Many societies
A society is defined by its
communications that are built
using the society’s language
 Each human language defines a
society
 Societies may compete for
communication units
 E.g., multi-ethnic societies
23
Sub-systems of societies
 Specialized human
communications dealing with some
part of the society
 Sub-systems have an apparent
function within the system of
society
 E.g., political system – power
distribution, science system –
scientific knowledge production 24
Education
 Providing the communication rule
knowledge to humans
 Socialisation
 E.g., schools, family education

25
Family education
 Basic socialisation: kids learn a
language, its use and related
behaviours
 Part of education, especially in
early human societies

26
Schools
 Systematic education of kids about
advanced knowledge that they
refer to in their life, while deriving
their communications
 E.g., teaching math, physics,
biology

27
The reproduction sub-
system
 Education deals with reproduction of
communications that provide the
foundation for the future expansion of
the society communications
 Education forms a sub-system of the
society that deals with the reproduction
of common knowledge
 Common knowledge: usually referred by
many human communications within
the society
28
Un-common knowledge
 Society communications may lead to
paradoxes in semantic terms
 E.g., fire for early societies which didn’t
know the use of fire
 Dealing with such problems is essential
to eliminate their damaging effect
 The un-common knowledge deals with
such problems
 E.g., the gods bring the fire
29
Religion
 The religion contains the un-
common knowledge
 It provides explanations of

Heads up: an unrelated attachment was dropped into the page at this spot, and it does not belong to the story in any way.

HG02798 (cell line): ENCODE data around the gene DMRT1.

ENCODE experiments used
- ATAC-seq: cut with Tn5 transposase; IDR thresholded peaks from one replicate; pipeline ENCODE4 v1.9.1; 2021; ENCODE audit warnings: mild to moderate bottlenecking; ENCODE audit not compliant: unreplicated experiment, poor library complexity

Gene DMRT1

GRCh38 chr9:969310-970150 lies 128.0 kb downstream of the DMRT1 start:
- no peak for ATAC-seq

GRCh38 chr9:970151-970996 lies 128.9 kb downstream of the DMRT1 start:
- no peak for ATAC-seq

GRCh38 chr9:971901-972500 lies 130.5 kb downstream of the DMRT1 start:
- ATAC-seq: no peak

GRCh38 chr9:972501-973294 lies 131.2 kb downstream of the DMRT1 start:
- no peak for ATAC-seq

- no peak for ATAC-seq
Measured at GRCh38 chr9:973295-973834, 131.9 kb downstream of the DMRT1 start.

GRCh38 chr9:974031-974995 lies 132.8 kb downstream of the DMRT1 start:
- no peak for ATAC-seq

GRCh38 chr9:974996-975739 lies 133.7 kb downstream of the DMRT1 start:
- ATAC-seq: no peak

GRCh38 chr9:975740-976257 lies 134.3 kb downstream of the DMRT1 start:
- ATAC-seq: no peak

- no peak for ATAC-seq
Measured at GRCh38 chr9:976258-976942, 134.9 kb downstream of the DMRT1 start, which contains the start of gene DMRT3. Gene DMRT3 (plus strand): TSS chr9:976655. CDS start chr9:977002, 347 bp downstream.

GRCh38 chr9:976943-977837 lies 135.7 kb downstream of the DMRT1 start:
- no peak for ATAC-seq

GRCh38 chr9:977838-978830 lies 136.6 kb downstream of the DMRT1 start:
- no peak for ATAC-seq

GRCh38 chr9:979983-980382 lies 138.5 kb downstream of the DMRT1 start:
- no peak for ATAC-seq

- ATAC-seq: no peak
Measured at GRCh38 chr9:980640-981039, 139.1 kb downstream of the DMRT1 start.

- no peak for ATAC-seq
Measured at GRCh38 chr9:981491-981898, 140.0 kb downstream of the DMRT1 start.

common knowledge paradoxes
fitting these into the system of
society
 The religion is a specialist sub-
system of the society, dealing with
the un-common knowledge
30
Scientific knowledge
 Communications that can be
referred in the society system, of
which correctness (i.e., whether
they are part or not of the society)
is verified experimentally
 Experimental check: action,
predicted perception, checked
prediction
 E.g., physics, chemistry
31
Scientific, common, and un-
common knowledge
A good part of science is not part
of common knowledge
 Science competes with the system
of un-common knowledge
 A part of science is integrated into
common knowledge by expansion
of the education system (see
universities)
32
The language of science
 Reduced human language with
more specific rules, with sharper
continuation distributions
 The communications are about
whether a communications can be
proven to be correct or not by
some experimental validation or by
referring to proven
communications 33
Actions and perceptions of
science
 Actions: experimental check or set
of references to earlier proven
communications
 Perceptions: communications
generated after the execution of
the experiment or references that
trigger new scientific
communications
34
Meaningful and
meaningless
 Meaningful: something that fits
into the experimentally validatable
/ falsifiable context
 Meaningless: communications that
lead to experimentally un-
checkable communications
 E.g., religious communications

35
Summary – 1
 Multi-organism
systems
 Humans: nervous system, brain,
mind
 Human communications and
language

36
Summary – 2
 Society = system of human
communications
 Education – reproduction sub-
system of common knowledge
 Religion – the sub-system of
uncommon knowledge
 Science – the sub-system of
scientific knowledge
37
Q&A – 1
1. Is it true that a limb movement can be
considered as a sequence of
communication patterns between the
cells of an organism ?
2. Is it true that hunting a prey is a set of
communications that constitute a
communication system ?
3. Is it true that the communications
between ants constitute the ant
society/colony system ? 38
Q&A – 2
4. Is it true that the humans communicate
within themselves about their own
identity forming the system of the mind ?
5. Is it true that there is no specialized
brain area for production of human
speech ?
6. Is it true that human language
communications constitute the human
society ?
7. Is it true that the communications
between a human and its dog is part of 39
the society ?
Q&A – 3
8. Is it true that education deals with the
reproduction of communications making
up the un-common knowledge ?
9. Is it true that religious communications
are meaningless in the system of
science ?
10. Is it true that the actions of science
are sequences of human
communications resulting in scientific
experiments ? 40